Yoshihito Nishioka, Memphis Open 2016

Enjoy a few pictures of Sam Querrey‘s quarterfinal win over Yoshihito Nishioka. Check out the recap here.

Querrey d. Nishioka QF

Querrey d. Nishioka QF
Read More

Taylor Fritz, Memphis Open 2016

Enjoy a few pictures of Taylor Fritz hard fought 6-4 5-7 7-6 win over Benjamin Becker in the quarterfinals of the Memphis Open on Friday. Read full recap here.

Fritz d. Becker

Fritz d. Becker

Fritz d. Becker
Read More

Taylor Fritz, Memphis Open 2016

The main court (aka Stadium) at the Racquet Club of Memphis can be simultaneously intimate yet spacious. Even the uppermost rows of the bleachers aren’t that far from the court — in fact, a couple of fans told me they didn’t get around to sitting in their assigned spots because they felt they could see more of the court from further up.

That said, during the marquee matches, fans were encouraged to compete for courtside seats by demonstrating how much noise they could make during the changeover between games three and four. The winners were then reseated in the Stash Home Furnishings box, which was right behind the player(s) seated to the chair umpire’s left, with leather armchairs, champagne, and snacks. This couple had previously been sitting high above the baseline to the right of the main entrance; they are now behind Mikhail Kukushkin’s chair.

winners of courtside seats

This isn’t to say things don’t get crowded or congested — just ask folks trying to leave right after a match. But to date, the stands are rarely filled to capacity (there’s been only one match where I couldn’t find a seat, and that was Maria Sharapova vs. Bethanie Mattek-Sands in 2010), and it’s usually OK to discreetly move down a few rows or find a more congenial spot if, for example, a nearby stranger literally cannot hold their liquor (an incident I heard about from an Arkansas fan — after the third spilled glass, she opted to move, stating that while she herself liked wine, she wasn’t interested in wearing it).

At any rate, no matter where you end up sitting in Stadium, you get to hear and see quite a bit. The crowds this year were supportive of both American and foreign players, applauding great points no matter who played them. While the majority of players aren’t household names, they are still among the best 200 in the world; while the disparity in skills and experience is often notable (2010 champion Sam Querrey is in a different league than qualifier Yoshihito Nishioka, Kei Nishikori likewise significantly better than Kukushkin, and Challenger circuit habitues Wesley Koolhof and Matwe Middelkoop no real threat to Querrey paired with Steve Johnson), the lower-ranked players are still capable of powerful rallies, astonishing volleys, and wicked serves that kick into the stands, which means that even the straightforward straight-set not-really-in-doubt matches can be fun to watch, rewarding spectators with fantastic points to ooh and aah over.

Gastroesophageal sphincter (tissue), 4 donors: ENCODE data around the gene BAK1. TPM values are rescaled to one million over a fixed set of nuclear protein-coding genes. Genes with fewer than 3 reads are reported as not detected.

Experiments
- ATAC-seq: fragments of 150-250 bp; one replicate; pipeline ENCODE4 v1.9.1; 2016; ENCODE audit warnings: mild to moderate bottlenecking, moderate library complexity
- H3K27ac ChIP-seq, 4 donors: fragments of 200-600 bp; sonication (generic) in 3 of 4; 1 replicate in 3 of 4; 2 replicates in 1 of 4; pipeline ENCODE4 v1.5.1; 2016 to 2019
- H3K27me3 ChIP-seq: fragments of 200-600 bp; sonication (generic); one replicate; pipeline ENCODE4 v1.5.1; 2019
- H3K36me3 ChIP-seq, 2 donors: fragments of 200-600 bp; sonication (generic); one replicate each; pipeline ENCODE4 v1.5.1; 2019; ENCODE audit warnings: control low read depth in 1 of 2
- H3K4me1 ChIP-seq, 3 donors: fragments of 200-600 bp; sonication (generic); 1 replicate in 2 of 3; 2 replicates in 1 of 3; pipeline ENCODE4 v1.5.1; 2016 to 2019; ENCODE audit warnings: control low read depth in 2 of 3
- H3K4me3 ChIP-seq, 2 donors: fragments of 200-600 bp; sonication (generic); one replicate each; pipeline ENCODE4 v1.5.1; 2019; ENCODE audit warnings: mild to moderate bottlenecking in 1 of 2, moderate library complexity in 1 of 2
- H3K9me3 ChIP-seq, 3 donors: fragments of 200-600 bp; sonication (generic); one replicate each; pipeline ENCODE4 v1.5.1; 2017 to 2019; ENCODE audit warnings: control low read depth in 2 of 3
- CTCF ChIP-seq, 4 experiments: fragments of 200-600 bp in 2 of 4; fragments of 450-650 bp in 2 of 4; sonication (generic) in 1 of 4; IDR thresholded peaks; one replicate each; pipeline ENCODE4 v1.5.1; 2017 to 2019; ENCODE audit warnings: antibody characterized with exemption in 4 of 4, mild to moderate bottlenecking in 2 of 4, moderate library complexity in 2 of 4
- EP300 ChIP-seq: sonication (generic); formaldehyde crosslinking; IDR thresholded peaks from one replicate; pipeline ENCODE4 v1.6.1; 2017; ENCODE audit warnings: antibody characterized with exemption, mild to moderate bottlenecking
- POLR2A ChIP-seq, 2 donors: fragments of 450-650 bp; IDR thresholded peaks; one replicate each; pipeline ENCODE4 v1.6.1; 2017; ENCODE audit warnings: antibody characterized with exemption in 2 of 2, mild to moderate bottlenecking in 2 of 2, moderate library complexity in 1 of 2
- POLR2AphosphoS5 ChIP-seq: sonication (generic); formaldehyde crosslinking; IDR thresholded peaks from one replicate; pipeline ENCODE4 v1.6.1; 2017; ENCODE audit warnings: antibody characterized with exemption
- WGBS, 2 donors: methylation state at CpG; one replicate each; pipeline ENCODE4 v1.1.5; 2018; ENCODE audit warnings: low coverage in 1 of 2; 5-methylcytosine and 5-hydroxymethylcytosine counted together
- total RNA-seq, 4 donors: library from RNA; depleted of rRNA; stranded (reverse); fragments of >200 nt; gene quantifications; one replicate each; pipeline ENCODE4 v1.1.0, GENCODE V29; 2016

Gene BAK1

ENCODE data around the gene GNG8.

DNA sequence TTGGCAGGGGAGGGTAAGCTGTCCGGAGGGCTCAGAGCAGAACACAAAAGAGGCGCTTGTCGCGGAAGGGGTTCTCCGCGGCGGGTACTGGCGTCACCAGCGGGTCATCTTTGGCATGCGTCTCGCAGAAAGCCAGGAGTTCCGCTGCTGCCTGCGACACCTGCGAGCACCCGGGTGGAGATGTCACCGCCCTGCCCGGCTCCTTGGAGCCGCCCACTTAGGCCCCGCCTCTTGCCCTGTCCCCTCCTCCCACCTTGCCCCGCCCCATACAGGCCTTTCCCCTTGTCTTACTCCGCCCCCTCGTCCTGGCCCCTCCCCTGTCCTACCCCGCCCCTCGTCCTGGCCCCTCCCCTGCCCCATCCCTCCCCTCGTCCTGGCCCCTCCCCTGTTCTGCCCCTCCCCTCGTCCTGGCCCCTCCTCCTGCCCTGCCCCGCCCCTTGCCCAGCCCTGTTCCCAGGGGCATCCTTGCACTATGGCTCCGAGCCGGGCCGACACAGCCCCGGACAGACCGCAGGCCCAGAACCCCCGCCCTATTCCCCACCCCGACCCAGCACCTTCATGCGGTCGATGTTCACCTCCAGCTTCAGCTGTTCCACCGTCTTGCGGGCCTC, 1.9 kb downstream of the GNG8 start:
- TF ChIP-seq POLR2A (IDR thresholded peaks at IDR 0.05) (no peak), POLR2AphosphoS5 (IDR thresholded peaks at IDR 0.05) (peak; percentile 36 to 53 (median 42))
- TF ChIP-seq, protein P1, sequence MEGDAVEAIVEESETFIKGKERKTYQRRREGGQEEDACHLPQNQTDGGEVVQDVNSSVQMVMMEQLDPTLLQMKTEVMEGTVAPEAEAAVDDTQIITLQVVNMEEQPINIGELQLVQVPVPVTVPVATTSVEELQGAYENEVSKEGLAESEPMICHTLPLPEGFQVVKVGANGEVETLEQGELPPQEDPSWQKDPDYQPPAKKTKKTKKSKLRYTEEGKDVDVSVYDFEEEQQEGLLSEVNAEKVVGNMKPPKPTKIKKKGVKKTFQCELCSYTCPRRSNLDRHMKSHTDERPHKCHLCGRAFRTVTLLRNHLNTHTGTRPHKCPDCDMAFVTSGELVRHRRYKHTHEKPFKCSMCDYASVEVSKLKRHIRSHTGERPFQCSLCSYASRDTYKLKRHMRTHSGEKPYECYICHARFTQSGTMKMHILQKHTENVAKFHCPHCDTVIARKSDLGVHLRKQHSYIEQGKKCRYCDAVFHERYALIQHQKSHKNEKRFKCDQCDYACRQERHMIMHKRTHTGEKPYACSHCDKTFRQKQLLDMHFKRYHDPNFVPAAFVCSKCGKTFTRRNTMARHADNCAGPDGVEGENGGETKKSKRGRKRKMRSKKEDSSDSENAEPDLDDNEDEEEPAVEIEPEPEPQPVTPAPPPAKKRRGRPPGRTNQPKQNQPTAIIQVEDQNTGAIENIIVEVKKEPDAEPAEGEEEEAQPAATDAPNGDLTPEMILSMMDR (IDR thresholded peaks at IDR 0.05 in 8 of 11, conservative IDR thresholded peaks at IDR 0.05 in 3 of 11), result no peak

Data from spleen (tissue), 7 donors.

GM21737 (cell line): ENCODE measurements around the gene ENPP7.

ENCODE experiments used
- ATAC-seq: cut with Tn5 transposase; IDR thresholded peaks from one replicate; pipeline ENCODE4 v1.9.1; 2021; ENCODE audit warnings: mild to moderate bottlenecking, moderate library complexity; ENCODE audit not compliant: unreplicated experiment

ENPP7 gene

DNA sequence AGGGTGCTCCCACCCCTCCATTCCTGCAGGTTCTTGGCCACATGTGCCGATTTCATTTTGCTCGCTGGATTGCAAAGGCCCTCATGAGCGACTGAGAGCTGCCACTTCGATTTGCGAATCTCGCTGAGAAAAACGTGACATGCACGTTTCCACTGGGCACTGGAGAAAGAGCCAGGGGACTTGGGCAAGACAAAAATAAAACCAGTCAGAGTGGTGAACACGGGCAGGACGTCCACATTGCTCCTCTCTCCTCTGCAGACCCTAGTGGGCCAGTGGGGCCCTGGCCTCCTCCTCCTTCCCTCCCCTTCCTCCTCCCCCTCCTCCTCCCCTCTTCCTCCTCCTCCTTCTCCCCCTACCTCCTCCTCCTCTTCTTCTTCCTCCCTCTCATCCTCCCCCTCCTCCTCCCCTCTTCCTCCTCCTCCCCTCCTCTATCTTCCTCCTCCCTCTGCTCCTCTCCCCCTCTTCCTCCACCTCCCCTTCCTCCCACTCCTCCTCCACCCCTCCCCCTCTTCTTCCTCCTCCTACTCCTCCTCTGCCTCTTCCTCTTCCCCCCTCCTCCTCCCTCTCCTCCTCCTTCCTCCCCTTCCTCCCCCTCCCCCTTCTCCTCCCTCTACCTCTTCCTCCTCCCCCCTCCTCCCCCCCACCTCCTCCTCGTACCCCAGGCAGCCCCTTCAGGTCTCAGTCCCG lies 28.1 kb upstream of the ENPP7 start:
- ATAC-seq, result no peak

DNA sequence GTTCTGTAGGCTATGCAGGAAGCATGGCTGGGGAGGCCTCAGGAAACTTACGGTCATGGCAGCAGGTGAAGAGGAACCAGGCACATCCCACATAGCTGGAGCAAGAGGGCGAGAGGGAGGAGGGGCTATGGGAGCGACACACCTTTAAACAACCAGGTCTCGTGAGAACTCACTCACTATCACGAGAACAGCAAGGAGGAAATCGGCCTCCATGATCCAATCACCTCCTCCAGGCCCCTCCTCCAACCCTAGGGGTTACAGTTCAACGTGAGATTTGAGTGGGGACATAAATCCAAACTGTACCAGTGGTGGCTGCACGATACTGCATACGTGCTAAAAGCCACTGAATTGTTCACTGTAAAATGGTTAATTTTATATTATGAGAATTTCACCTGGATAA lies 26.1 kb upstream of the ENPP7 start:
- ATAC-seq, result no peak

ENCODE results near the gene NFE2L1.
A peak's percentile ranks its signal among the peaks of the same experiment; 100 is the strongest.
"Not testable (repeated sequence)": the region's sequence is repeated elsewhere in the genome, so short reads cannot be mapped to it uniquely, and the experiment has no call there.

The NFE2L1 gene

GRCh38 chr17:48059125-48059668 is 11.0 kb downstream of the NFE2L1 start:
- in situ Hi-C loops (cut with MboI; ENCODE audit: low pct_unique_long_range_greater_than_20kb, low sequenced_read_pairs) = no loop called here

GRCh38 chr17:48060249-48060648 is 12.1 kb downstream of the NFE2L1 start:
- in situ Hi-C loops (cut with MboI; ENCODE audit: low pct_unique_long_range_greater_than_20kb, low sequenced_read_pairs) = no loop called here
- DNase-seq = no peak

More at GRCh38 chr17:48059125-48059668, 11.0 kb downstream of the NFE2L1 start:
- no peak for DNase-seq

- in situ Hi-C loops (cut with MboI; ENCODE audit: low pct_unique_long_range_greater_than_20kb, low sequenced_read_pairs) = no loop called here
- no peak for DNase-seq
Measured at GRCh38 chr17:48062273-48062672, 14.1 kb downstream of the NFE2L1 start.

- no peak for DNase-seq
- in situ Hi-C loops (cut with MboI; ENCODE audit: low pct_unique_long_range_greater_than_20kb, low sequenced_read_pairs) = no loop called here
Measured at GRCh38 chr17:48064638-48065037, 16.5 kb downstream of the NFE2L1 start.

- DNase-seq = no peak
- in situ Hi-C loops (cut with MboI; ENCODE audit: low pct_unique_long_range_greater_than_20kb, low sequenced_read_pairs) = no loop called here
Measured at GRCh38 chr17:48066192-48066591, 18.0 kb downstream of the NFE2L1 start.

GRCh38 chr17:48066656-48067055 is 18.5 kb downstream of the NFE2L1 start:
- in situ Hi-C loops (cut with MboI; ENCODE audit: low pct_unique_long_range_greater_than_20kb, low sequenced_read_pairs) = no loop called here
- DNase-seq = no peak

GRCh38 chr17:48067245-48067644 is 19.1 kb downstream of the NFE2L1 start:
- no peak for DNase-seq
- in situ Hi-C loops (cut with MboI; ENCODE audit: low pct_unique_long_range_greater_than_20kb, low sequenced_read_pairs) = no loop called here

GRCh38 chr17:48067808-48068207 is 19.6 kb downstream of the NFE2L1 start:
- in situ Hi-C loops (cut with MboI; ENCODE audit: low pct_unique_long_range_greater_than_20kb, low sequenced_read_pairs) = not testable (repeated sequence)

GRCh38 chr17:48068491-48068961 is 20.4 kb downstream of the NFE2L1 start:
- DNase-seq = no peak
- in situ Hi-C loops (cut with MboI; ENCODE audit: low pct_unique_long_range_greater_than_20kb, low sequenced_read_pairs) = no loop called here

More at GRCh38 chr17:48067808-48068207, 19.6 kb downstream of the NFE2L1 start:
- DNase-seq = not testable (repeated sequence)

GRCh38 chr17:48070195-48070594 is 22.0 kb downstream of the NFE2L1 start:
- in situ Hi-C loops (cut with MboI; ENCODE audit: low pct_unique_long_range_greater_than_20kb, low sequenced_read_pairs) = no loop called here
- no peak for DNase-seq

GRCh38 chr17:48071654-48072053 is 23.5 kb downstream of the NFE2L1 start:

The Friday afternoon session started at 3:00 p.m. I was able to catch the final set of the Benjamin Becker vs. Taylor Fritz quarterfinal on Stadium. It was chaired by Australian silver badge umpire Simon Cannavan, who has a deep, resonant voice (shown here following a ball as it hit the ceiling):

Simon Cannavan
Read More

Ricardas Berankis, Memphis Open 2016

Ricardas Berankis defeated Donald Young 7-6(3) 6-1 to reach the Memphis Open semifinals. Enjoy a few pictures and check out the recap here.

Donald Young on Grandstand

Donald Young on Grandstand

Berankis d. Young
Read More

Martin Klizan, Rotterdam 2016

What a rollercoaster week for Martin Klizan! On Friday, he saved five match points against Roberto Bautista Agut before outlasting him 6-7 7-6 6-0 to spot a place in the semifinals. Bautista Agut had won 13 of his last 14 matches, winning in Auckland (d. Sock) and Sofia (d. Troicki).
On Saturday he saved three more before completing a 6-7 7-6 6-2 comeback against wild card Nicolas Mahut.
And on Sunday, he rallied from a set down to defeat fifth seed Gaël Monfils 6-7 6-3 6-1 and win the biggest title of his career so far, his fourth trophy after St. Petersburg 2012, Munich 2014 and Casablanca 2015. 

“Every day I was just fighting. Most of the time I had three-hour matches every day, so the only thing I could do was fight. In the end I saved so many match points. I still cannot believe it.”

Stan Wawrinka was the defending champion, but did not enter the tournament. Number one seed Richard Gasquet withdrew due to a groin injury.

ABN AMRO WTT 2016 Centre Court-170.jpg

ABN AMRO WTT 2016 Centre Court-175.jpg

ABN AMRO WTT 2016 Centre Court-202.jpg

ABN AMRO WTT 2016 Centre Court-207.jpg

ABN AMRO WTT 2016 Centre Court-212.jpg

ABN AMRO WTT 2016 Centre Court-253.jpg

ABN AMRO WTT 2016 Centre Court-282.jpg

Playing only for the second time as a pair, Nicolas Mahut and Vasek Pospisil captured the doubles crown, defeating Philipp Petzschner and Alexander Peya 7-6 6-4.

ABN AMRO WTT 2016 Centre Court-118.jpg

ABN AMRO WTT 2016 Centre Court-115.jpg

Photo credit: ABN AMRO